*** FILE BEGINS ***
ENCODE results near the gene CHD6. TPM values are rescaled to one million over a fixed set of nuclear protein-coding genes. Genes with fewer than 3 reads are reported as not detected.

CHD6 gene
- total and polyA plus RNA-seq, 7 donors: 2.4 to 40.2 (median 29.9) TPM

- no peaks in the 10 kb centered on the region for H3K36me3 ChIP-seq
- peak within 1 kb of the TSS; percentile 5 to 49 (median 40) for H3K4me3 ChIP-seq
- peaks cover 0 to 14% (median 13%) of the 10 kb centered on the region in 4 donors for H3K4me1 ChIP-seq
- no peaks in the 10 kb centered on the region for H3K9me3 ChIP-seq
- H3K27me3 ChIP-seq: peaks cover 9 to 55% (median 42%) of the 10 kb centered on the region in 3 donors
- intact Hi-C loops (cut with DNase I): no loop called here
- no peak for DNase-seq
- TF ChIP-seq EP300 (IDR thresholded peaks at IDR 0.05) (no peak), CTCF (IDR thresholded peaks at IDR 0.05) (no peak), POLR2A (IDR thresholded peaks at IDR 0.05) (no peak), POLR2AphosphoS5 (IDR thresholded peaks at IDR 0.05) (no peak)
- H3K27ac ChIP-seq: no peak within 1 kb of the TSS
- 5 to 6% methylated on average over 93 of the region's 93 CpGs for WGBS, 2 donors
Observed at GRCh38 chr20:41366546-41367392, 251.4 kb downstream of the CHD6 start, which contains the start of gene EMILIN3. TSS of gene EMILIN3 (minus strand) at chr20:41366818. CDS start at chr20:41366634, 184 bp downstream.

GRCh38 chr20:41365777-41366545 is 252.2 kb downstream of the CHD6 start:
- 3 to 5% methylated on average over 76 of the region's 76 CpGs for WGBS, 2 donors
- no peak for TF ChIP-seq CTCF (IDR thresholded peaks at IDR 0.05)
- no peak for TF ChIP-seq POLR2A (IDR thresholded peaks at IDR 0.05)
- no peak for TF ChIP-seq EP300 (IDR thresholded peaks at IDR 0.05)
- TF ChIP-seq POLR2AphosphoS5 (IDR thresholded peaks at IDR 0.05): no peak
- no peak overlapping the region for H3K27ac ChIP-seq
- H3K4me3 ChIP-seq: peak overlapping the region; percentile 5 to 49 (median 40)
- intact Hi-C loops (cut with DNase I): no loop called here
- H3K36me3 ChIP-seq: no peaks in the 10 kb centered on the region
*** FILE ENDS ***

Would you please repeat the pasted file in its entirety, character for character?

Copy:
ENCODE results near the gene CHD6. TPM values are rescaled to one million over a fixed set of nuclear protein-coding genes. Genes with fewer than 3 reads are reported as not detected.

CHD6 gene
- total and polyA plus RNA-seq, 7 donors: 2.4 to 40.2 (median 29.9) TPM

- no peaks in the 10 kb centered on the region for H3K36me3 ChIP-seq
- peak within 1 kb of the TSS; percentile 5 to 49 (median 40) for H3K4me3 ChIP-seq
- peaks cover 0 to 14% (median 13%) of the 10 kb centered on the region in 4 donors for H3K4me1 ChIP-seq
- no peaks in the 10 kb centered on the region for H3K9me3 ChIP-seq
- H3K27me3 ChIP-seq: peaks cover 9 to 55% (median 42%) of the 10 kb centered on the region in 3 donors
- intact Hi-C loops (cut with DNase I): no loop called here
- no peak for DNase-seq
- TF ChIP-seq EP300 (IDR thresholded peaks at IDR 0.05) (no peak), CTCF (IDR thresholded peaks at IDR 0.05) (no peak), POLR2A (IDR thresholded peaks at IDR 0.05) (no peak), POLR2AphosphoS5 (IDR thresholded peaks at IDR 0.05) (no peak)
- H3K27ac ChIP-seq: no peak within 1 kb of the TSS
- 5 to 6% methylated on average over 93 of the region's 93 CpGs for WGBS, 2 donors
Observed at GRCh38 chr20:41366546-41367392, 251.4 kb downstream of the CHD6 start, which contains the start of gene EMILIN3. TSS of gene EMILIN3 (minus strand) at chr20:41366818. CDS start at chr20:41366634, 184 bp downstream.

GRCh38 chr20:41365777-41366545 is 252.2 kb downstream of the CHD6 start:
- 3 to 5% methylated on average over 76 of the region's 76 CpGs for WGBS, 2 donors
- no peak for TF ChIP-seq CTCF (IDR thresholded peaks at IDR 0.05)
- no peak for TF ChIP-seq POLR2A (IDR thresholded peaks at IDR 0.05)
- no peak for TF ChIP-seq EP300 (IDR thresholded peaks at IDR 0.05)
- TF ChIP-seq POLR2AphosphoS5 (IDR thresholded peaks at IDR 0.05): no peak
- no peak overlapping the region for H3K27ac ChIP-seq
- H3K4me3 ChIP-seq: peak overlapping the region; percentile 5 to 49 (median 40)
- intact Hi-C loops (cut with DNase I): no loop called here
- H3K36me3 ChIP-seq: no peaks in the 10 kb centered on the region